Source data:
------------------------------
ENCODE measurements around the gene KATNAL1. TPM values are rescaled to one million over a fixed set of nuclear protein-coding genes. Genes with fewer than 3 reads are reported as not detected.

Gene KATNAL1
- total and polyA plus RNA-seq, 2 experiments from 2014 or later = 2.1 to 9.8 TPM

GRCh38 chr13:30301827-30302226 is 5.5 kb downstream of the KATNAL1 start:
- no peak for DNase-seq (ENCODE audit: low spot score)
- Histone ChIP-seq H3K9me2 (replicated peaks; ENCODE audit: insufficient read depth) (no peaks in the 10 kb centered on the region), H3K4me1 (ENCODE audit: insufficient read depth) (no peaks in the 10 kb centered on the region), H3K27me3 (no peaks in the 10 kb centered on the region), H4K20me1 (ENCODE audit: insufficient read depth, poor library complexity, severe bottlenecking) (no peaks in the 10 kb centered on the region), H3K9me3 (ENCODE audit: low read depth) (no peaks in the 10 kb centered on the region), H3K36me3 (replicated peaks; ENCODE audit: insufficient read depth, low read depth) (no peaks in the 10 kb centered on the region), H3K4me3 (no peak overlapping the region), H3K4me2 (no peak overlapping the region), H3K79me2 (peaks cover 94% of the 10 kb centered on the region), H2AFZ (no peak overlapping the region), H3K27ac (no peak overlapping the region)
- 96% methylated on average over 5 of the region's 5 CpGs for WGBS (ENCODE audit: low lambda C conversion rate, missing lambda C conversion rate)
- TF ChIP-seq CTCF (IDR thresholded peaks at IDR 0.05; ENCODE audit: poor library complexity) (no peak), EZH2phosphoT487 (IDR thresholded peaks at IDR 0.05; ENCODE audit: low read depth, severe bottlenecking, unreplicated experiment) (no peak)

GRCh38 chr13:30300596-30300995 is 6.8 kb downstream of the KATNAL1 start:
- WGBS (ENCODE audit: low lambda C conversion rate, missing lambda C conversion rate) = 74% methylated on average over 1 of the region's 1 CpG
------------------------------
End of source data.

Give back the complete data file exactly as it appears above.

ENCODE measurements around the gene KATNAL1. TPM values are rescaled to one million over a fixed set of nuclear protein-coding genes. Genes with fewer than 3 reads are reported as not detected.

Gene KATNAL1
- total and polyA plus RNA-seq, 2 experiments from 2014 or later = 2.1 to 9.8 TPM

GRCh38 chr13:30301827-30302226 is 5.5 kb downstream of the KATNAL1 start:
- no peak for DNase-seq (ENCODE audit: low spot score)
- Histone ChIP-seq H3K9me2 (replicated peaks; ENCODE audit: insufficient read depth) (no peaks in the 10 kb centered on the region), H3K4me1 (ENCODE audit: insufficient read depth) (no peaks in the 10 kb centered on the region), H3K27me3 (no peaks in the 10 kb centered on the region), H4K20me1 (ENCODE audit: insufficient read depth, poor library complexity, severe bottlenecking) (no peaks in the 10 kb centered on the region), H3K9me3 (ENCODE audit: low read depth) (no peaks in the 10 kb centered on the region), H3K36me3 (replicated peaks; ENCODE audit: insufficient read depth, low read depth) (no peaks in the 10 kb centered on the region), H3K4me3 (no peak overlapping the region), H3K4me2 (no peak overlapping the region), H3K79me2 (peaks cover 94% of the 10 kb centered on the region), H2AFZ (no peak overlapping the region), H3K27ac (no peak overlapping the region)
- 96% methylated on average over 5 of the region's 5 CpGs for WGBS (ENCODE audit: low lambda C conversion rate, missing lambda C conversion rate)
- TF ChIP-seq CTCF (IDR thresholded peaks at IDR 0.05; ENCODE audit: poor library complexity) (no peak), EZH2phosphoT487 (IDR thresholded peaks at IDR 0.05; ENCODE audit: low read depth, severe bottlenecking, unreplicated experiment) (no peak)

GRCh38 chr13:30300596-30300995 is 6.8 kb downstream of the KATNAL1 start:
- WGBS (ENCODE audit: low lambda C conversion rate, missing lambda C conversion rate) = 74% methylated on average over 1 of the region's 1 CpG